Aspirin is not routinely recommended for use in primary prevention of cardiovascular disease (CVD) in Australian guidelines1 or internationally. However, it has been used in the past for primary prevention of CVD, partly due to the extrapolation of its well-established benefits in secondary prevention of CVD.2,3

Learning objectives

After reading this article, pharmacists should be able to:

  • Describe why aspirin has previously been used in primary prevention of cardiovascular disease
  • Discuss the findings of the ASPREE study in relation to aspirin use in healthy elderly people
  • Identify the adverse effects of prolonged use of low-dose aspirin commonly seen in elderly people.

Competency (2016) standards addressed: 1.1, 3.1, 3.2, 3.5.

Accreditation number: CAP1903D

Tradition also has a significant role to play in aspirin’s popularity for primary prevention, as older studies indicated a benefit of aspirin in primary prevention of CVD.4 However, more recent meta-analyses have concluded that the risk of bleeding outweighs the benefit for aspirin in primary prevention of CVD.5,6 Study cohorts included patients with diabetes.6 Prior to the publication of the long-awaited Aspirin in Reducing Events in the Elderly (ASPREE) trial, there was no study specifically focusing on the role of aspirin in primary prevention for older persons (70 years or older).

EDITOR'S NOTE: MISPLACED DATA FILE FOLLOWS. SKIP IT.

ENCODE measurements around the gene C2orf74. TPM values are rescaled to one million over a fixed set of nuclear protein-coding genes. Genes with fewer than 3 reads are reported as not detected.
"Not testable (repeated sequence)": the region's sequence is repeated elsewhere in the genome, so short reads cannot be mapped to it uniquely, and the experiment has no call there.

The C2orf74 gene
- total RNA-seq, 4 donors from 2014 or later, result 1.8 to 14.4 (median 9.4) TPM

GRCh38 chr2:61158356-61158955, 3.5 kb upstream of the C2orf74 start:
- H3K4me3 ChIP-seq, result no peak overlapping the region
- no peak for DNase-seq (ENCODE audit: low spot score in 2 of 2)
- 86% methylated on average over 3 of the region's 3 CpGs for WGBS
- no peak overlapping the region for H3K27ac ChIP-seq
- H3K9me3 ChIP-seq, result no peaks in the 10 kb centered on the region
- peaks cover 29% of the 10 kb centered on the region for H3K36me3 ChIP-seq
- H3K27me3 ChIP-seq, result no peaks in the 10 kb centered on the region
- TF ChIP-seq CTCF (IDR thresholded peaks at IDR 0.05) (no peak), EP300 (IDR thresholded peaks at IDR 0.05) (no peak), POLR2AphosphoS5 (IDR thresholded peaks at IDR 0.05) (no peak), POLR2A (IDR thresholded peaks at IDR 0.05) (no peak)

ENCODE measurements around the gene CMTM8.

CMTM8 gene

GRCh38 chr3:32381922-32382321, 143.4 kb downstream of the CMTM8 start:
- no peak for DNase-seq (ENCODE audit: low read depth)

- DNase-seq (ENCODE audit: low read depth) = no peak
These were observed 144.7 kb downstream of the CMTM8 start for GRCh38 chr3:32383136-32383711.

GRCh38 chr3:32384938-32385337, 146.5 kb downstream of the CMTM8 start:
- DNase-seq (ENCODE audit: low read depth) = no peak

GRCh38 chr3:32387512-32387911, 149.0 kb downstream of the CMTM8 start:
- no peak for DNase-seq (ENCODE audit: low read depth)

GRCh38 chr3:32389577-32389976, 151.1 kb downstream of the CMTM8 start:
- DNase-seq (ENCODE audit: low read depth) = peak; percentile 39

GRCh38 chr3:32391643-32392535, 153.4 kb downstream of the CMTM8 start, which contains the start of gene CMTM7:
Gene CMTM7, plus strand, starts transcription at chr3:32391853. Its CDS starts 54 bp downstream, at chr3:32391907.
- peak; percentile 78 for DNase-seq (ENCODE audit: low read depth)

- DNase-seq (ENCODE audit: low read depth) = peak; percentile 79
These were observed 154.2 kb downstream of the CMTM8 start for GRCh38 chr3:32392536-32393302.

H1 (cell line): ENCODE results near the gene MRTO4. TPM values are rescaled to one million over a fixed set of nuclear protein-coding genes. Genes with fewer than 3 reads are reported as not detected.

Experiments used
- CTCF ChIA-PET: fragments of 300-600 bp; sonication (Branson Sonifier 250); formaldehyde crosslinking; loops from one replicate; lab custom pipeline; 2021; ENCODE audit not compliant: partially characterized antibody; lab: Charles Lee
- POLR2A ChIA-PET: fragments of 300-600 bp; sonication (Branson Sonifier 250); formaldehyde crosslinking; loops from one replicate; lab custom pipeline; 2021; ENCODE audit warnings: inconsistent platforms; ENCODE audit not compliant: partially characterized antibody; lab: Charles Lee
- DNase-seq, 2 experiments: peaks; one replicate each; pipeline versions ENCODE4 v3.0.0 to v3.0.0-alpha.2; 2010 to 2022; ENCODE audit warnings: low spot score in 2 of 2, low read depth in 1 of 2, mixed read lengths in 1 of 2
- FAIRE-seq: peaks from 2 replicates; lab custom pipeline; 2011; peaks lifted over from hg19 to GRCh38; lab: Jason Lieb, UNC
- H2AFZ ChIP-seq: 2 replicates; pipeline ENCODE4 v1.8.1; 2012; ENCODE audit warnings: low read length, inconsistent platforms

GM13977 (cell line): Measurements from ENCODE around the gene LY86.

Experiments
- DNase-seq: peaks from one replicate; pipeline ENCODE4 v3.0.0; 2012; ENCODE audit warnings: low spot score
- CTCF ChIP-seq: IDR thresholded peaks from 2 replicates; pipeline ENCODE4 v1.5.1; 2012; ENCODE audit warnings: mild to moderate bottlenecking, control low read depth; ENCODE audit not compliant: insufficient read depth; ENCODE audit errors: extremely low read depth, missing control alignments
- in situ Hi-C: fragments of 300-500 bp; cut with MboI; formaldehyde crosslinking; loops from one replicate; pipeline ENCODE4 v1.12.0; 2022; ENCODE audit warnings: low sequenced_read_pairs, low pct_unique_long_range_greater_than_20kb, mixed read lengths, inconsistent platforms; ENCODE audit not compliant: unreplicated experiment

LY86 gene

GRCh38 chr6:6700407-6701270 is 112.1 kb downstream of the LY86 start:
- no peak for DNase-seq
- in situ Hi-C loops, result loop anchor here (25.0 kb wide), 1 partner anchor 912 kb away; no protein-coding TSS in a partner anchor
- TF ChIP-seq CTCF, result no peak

Apart from the impact of aspirin on CVD, there have been some trends suggesting aspirin may reduce the incidence of cancer and cancer-related mortality. The ASPREE study also sought to elucidate this.

What was the ASPREE study?

The aim of the ASPREE study was to investigate whether daily use of 100 mg of enteric-coated aspirin would prolong the healthy life span of older adults. Outcomes investigated included death from any cause, cancer-related death,7 major bleeding, cardiovascular disease,8 dementia, and persistent physical disability.9

Test your knowledge on this article’s assessment questions here to earn up to 1.5 Group 2 CPD credits.